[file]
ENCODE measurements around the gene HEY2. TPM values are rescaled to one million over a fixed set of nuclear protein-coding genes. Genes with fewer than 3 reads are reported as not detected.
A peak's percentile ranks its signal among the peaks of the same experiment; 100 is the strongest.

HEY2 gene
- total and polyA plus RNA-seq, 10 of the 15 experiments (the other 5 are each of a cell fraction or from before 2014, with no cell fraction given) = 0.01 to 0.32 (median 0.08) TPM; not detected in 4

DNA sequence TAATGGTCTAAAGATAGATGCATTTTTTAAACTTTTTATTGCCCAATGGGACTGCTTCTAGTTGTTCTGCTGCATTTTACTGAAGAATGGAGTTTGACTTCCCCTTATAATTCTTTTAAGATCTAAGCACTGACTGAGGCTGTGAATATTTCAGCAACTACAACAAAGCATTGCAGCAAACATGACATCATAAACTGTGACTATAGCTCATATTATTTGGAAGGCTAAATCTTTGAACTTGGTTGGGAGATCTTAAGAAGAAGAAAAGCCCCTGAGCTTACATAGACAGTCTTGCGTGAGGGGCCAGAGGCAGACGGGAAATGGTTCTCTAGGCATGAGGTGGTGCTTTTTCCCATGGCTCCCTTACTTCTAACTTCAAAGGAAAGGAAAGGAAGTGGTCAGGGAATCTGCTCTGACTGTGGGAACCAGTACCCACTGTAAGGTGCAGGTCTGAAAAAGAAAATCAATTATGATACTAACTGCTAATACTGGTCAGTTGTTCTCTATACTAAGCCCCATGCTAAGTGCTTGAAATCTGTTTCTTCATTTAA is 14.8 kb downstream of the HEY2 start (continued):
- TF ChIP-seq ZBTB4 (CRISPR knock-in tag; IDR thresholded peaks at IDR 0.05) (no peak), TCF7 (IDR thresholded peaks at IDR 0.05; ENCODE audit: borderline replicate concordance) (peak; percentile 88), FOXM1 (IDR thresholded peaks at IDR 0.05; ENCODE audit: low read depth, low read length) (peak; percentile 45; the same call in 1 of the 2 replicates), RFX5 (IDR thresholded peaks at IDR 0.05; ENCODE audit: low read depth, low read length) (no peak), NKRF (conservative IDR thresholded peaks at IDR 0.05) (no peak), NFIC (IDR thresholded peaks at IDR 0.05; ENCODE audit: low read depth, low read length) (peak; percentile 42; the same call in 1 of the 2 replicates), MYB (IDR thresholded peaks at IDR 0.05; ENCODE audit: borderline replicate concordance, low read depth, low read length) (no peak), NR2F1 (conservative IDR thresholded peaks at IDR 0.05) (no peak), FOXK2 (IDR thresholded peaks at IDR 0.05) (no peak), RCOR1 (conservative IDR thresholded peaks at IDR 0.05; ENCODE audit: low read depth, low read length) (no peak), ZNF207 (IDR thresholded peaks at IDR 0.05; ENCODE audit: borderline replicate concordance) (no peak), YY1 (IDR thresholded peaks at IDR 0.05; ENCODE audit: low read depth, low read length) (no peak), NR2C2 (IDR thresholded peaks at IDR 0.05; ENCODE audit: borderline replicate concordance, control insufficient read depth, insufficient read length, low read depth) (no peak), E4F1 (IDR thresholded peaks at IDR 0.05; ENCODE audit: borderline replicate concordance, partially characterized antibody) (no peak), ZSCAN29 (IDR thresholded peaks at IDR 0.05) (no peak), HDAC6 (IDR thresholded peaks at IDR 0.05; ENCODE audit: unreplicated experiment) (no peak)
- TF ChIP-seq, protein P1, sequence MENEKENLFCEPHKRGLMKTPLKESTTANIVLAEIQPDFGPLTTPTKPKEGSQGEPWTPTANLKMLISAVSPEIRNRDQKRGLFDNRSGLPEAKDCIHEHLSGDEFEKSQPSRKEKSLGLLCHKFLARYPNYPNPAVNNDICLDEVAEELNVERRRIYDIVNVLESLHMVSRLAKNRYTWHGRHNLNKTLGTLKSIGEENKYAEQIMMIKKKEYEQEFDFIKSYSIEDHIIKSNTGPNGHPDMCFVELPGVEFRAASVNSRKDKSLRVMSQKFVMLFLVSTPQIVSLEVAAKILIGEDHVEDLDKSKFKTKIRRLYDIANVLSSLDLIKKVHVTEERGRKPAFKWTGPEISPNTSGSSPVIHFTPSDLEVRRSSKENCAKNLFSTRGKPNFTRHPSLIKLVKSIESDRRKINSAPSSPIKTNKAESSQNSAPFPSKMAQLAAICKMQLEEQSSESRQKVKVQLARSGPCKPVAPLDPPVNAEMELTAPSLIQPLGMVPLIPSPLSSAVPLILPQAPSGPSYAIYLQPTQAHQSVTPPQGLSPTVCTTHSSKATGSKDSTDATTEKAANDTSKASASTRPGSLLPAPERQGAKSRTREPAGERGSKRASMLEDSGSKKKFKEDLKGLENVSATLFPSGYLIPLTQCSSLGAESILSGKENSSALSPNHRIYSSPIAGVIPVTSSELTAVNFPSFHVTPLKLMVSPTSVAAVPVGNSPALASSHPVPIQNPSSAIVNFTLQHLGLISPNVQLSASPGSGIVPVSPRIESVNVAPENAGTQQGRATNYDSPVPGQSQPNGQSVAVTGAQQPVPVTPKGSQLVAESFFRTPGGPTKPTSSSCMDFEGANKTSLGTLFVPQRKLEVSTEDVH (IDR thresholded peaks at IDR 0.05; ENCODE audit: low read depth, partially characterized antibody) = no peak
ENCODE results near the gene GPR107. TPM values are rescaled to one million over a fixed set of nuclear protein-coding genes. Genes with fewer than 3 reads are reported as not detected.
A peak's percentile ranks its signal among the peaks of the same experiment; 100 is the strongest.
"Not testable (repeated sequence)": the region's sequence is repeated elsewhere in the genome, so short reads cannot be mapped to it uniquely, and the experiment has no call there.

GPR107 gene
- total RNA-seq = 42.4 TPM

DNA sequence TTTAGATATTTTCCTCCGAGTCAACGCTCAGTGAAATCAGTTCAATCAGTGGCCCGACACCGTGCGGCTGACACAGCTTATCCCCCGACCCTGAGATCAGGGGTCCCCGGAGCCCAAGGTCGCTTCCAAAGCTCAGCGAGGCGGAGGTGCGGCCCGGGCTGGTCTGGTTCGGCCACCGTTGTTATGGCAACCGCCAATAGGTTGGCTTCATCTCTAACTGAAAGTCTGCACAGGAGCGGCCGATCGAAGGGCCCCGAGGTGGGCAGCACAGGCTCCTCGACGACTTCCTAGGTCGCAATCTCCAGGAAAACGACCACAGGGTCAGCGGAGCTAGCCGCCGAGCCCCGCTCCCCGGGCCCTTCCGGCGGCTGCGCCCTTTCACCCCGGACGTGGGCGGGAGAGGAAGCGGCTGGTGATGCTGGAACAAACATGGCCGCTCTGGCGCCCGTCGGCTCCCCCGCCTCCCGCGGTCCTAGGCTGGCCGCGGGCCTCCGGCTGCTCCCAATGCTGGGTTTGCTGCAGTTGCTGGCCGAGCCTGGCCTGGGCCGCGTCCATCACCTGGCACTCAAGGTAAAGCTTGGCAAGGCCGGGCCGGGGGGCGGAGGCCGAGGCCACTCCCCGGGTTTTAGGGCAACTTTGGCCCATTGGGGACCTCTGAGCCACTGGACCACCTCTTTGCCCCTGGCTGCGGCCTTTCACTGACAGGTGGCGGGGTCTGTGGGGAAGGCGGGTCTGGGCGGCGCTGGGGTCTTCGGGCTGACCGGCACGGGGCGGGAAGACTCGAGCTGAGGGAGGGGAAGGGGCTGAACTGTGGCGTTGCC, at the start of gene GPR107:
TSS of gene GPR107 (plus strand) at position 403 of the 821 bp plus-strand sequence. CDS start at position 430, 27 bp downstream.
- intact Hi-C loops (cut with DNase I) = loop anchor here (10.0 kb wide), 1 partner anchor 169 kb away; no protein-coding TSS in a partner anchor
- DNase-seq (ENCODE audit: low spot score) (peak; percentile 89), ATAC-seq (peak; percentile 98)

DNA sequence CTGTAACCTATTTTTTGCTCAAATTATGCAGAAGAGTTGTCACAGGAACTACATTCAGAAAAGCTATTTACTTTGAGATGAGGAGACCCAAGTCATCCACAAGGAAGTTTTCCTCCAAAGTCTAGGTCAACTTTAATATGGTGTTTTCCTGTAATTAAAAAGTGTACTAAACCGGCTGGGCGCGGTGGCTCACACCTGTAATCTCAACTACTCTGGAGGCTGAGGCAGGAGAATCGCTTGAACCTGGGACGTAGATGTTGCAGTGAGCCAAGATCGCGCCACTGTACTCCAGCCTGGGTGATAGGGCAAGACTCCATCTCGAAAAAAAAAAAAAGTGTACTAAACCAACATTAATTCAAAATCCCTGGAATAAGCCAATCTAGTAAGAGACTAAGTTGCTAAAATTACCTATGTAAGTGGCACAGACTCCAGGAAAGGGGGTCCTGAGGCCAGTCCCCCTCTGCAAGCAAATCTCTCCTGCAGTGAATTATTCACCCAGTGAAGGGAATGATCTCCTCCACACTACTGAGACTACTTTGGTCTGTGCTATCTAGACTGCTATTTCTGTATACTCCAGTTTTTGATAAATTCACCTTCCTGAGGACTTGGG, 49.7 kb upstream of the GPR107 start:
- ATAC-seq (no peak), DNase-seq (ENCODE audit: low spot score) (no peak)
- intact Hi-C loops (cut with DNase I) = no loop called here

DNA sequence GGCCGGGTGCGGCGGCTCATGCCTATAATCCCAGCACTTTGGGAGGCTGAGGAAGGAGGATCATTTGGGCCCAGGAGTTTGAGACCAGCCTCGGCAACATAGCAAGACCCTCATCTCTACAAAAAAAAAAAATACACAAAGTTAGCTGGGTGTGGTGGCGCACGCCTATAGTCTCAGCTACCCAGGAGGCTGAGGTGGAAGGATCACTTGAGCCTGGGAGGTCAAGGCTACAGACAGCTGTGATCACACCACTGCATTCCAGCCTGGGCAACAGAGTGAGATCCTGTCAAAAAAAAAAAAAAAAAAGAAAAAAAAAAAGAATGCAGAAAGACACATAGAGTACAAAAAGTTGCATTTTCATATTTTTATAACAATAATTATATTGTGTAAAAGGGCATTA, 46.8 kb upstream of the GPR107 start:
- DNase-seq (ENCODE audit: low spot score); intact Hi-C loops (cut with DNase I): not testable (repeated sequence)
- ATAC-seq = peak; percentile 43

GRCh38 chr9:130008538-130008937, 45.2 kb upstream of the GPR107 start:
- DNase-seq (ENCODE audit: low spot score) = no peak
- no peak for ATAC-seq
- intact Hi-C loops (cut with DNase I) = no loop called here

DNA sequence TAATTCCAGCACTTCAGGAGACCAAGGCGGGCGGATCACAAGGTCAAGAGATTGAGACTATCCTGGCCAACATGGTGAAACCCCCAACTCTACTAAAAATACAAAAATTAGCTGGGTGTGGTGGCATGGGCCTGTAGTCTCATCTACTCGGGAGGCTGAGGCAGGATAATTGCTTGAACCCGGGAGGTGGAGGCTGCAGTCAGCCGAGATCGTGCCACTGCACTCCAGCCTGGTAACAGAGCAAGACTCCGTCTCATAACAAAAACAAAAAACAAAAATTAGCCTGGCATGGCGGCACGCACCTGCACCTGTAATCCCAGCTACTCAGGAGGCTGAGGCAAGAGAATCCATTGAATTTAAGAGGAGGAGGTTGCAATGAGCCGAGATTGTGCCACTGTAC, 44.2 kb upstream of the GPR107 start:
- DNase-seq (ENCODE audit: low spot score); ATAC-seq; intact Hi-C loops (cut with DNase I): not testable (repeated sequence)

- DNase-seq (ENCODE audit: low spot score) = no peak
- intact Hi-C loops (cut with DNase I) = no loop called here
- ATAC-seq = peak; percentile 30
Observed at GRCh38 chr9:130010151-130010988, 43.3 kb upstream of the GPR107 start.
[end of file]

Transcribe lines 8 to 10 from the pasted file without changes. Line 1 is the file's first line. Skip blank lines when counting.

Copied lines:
ENCODE results near the gene GPR107. TPM values are rescaled to one million over a fixed set of nuclear protein-coding genes. Genes with fewer than 3 reads are reported as not detected.
A peak's percentile ranks its signal among the peaks of the same experiment; 100 is the strongest.
"Not testable (repeated sequence)": the region's sequence is repeated elsewhere in the genome, so short reads cannot be mapped to it uniquely, and the experiment has no call there.